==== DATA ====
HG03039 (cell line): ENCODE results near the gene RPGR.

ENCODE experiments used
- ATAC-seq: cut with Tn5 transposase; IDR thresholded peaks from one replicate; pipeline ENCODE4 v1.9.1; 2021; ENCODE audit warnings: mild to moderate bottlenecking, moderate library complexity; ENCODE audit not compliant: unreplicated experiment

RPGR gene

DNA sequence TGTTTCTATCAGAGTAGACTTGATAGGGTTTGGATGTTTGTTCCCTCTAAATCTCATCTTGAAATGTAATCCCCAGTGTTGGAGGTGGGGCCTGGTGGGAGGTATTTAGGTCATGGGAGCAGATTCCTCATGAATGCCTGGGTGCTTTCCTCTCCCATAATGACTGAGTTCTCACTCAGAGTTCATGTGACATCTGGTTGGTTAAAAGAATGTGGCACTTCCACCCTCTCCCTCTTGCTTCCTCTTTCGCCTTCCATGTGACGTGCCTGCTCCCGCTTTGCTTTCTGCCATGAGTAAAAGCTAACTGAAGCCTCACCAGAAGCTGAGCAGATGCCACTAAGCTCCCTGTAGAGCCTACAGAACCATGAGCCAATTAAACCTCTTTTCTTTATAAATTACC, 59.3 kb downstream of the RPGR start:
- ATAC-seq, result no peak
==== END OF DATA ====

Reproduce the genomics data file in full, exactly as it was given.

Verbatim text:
HG03039 (cell line): ENCODE results near the gene RPGR.

ENCODE experiments used
- ATAC-seq: cut with Tn5 transposase; IDR thresholded peaks from one replicate; pipeline ENCODE4 v1.9.1; 2021; ENCODE audit warnings: mild to moderate bottlenecking, moderate library complexity; ENCODE audit not compliant: unreplicated experiment

RPGR gene

DNA sequence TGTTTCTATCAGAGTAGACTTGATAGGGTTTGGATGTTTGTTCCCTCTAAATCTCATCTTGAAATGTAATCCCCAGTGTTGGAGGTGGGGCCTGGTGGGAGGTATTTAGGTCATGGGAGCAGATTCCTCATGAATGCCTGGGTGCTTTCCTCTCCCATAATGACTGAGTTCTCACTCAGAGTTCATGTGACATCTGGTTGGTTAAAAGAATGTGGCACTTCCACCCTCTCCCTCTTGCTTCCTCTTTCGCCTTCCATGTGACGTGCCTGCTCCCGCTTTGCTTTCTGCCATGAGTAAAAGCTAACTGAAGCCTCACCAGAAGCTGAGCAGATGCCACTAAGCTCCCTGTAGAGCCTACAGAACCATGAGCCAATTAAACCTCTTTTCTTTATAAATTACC, 59.3 kb downstream of the RPGR start:
- ATAC-seq, result no peak